5. The main ground of avoidance of the duty to pay the prize amount under a prize winning ticket, is based upon the illusory doctrine that no writ will lie under Article 226 of the rights and duties conferred do emanate from a contract. The purposing proposition broadly stated has gained acceptance on the well-known theory that no such rule can issue if there is an adequate, alternative efficacious remedy available to the aggrieved party to obtain redress.
6. The learned Government Pleader furthers the argument by stating that; as the Madras State Raffle Rules, 1968, are purely in the nature of administrative instructions resulting in a contract or the setting forth of the terms of a bargain between the citizen and the State, a violation of any of the terms of such a bargain cannot be the subject-matter of a writ petition. Learned Counsel for the petitioner referred to the decision in D.F.O., South Kheri v. Ram Saneshi Singh (1970) 1 S.C.W.R. 194. That was a case where a dispute arose out of the terms of a contract with the Forest Department. Rejecting the argument that as the origin of the dispute was a contract, the remedy of the aggrieved person was only to institute an action in the civil Court, the Supreme Court said that as the order was passed by a public authority and as by that order the citizen was deprived of a valuable right, it was not possible to hold that merely because the source of the right which the citizen claimed was initially in a contract, for obtaining relief against any arbitrary or unlawful action on the part of the public authority he must resort to a suit and not to a petition by way of a writ. The Supreme Court, in such circumstances, held that the petition was maintainable, but added that where the action challenged was that of a public authority invested with statutory power a fortiori rules under Article 226 can issue even if the right to relief arose out of an alleged breach of contract. The learned Government Pleader distinguishes this case and says that what weighed with the Supreme Court in accepting a writ petition under Article 226 in that case was that the action challenged was that of a public authority invested with statutory power. As the Madras State Raffle Rules are not framed under any statute, the 1st respondent, though a public authority, cannot be said to be invested with statutory power, while implementing the same and therefore no writ should issue.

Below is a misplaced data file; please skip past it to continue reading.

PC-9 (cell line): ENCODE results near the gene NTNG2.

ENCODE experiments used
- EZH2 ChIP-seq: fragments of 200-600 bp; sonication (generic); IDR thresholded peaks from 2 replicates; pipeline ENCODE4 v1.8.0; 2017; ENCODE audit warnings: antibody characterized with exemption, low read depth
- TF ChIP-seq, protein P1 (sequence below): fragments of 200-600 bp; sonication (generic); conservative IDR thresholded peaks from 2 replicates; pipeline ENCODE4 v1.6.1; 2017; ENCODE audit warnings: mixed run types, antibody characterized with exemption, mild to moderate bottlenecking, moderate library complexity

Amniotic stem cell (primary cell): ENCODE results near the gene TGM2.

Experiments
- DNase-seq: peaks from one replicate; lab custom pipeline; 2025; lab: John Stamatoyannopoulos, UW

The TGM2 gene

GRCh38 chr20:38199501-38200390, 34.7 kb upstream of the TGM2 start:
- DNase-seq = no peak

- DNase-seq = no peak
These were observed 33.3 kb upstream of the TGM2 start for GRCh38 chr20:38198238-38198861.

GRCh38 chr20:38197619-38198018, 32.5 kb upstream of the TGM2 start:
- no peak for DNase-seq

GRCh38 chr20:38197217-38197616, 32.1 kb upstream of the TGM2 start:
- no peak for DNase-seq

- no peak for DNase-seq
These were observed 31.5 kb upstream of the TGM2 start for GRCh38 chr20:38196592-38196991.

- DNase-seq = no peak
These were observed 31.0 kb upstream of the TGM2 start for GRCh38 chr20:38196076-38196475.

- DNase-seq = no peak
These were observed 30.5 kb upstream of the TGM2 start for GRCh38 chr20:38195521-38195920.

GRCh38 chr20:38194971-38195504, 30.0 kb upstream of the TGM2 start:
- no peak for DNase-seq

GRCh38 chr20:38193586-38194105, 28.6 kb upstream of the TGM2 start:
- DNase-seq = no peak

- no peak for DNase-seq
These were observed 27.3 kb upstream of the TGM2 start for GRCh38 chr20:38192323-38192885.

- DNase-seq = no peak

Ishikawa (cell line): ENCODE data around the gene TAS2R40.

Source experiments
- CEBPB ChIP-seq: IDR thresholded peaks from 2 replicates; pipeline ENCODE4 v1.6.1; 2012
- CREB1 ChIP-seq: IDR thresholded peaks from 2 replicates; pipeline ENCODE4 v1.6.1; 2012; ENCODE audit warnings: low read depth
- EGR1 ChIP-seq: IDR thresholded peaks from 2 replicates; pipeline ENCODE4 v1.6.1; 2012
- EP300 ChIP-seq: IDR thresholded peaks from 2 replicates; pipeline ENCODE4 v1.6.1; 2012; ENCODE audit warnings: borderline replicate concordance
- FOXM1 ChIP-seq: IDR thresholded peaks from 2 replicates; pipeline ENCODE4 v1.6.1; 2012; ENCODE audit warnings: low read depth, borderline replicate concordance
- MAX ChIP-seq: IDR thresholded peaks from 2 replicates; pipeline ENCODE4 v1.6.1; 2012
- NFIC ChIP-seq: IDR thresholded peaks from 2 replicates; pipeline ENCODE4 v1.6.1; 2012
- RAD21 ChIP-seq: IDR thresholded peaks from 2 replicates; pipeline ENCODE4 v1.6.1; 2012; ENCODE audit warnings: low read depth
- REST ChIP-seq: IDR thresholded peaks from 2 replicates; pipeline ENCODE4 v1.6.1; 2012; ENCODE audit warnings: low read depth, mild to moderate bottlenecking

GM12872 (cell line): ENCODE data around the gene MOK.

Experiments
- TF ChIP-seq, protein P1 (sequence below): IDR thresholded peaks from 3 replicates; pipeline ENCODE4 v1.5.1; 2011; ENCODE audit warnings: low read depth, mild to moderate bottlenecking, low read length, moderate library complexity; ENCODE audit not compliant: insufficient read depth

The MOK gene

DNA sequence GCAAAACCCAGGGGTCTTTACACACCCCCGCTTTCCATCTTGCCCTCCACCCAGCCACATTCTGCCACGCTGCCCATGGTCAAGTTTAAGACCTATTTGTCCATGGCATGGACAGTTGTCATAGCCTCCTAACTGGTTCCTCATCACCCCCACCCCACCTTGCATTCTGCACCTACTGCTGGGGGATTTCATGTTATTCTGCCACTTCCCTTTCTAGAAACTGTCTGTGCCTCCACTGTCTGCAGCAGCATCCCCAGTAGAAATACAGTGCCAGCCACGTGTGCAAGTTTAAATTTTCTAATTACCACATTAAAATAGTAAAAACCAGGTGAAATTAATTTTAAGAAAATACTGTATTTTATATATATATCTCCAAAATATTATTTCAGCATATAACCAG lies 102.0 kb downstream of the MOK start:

7. In a case where the State has undertaken certain projects for advancement of the general interests of its subjects and particularly to harness the savings of the people for financing developmental programme, it cannot while implementing the same, unjustly enrich itself to the detriment of the subject and circumvent, certain salient features of the law of contracts and therefore a rule of law. It would be undoubtedly harsh and indeed illegal to do so. If therefore, circumstances exist in a given situation that under the garb of implementing a contract, the State intends to transgress the ordinary limits of public policy and patently desires to unduly enrich itself, then courts are not helpless to extend its arms and act and avoid such a result by issuing rules under Article 226 of the Constitution. In a case where executive instructions were issued in matters which are governed by law, the Supreme Court laid a note of caution in such matters and said in Mannalal Jain v. State of Assam : 3SCR936 .
We doubt the wisdom of issuing executive instructions in matters which are governed by provisions of law; even if it be considered necessary to issue instructions in such matter, the instructions cannot be so framed or utilised as to override the provisions of law. Such a method will destroy the very basis of the rule of law arid strike at the very root of orderly administration of law.
While adopting this ratio as well as the observations of the Supreme Court in D.F.O., South Kohcri v. Ram Saneshi Singh (1970) 1 S.C.W.R. 194 I may add that the rule of law or the provisions of law referred to in both the Supreme Court decisions, undoubtedly take into its fold not only constitutional law but also common law. Therefore, if by implementing the Raffle Rules any provisions of the Contract Act are infringed, even then is it open to the respondents to raise the plea that the writ is not maintainable? I am of the view, they cannot.
8. If the terms of a contract are so unconscionable and if one of the terms is in terrorem and without any consideration known to law and is therefore against public policy, then the party affected can approach this Court under Article 226 for relief without exhausting the long drawn civil process for enforcement of his rights. The sine qua non however, in such cases is that the term in the bargain should be unreasonable and against public policy. No doubt, the term 'public policy' is always an unsafe and treacherous ground for legal decision. But that would not affect the application of the doctrine of public policy to cases within its recognised bounds - see Pollock and Mulla's Indian Contract and Specific Relief Acts, Eighth Edition, page 17^. In such cases it for the Court, to find out whether the terms of the bargain which spring from a contract are fair and reasonable and the invariable test is 'whether its implementation would be prejudicial or not to the public interest, for it is on grounds of public policy alone that such contracts are either supported or avoided.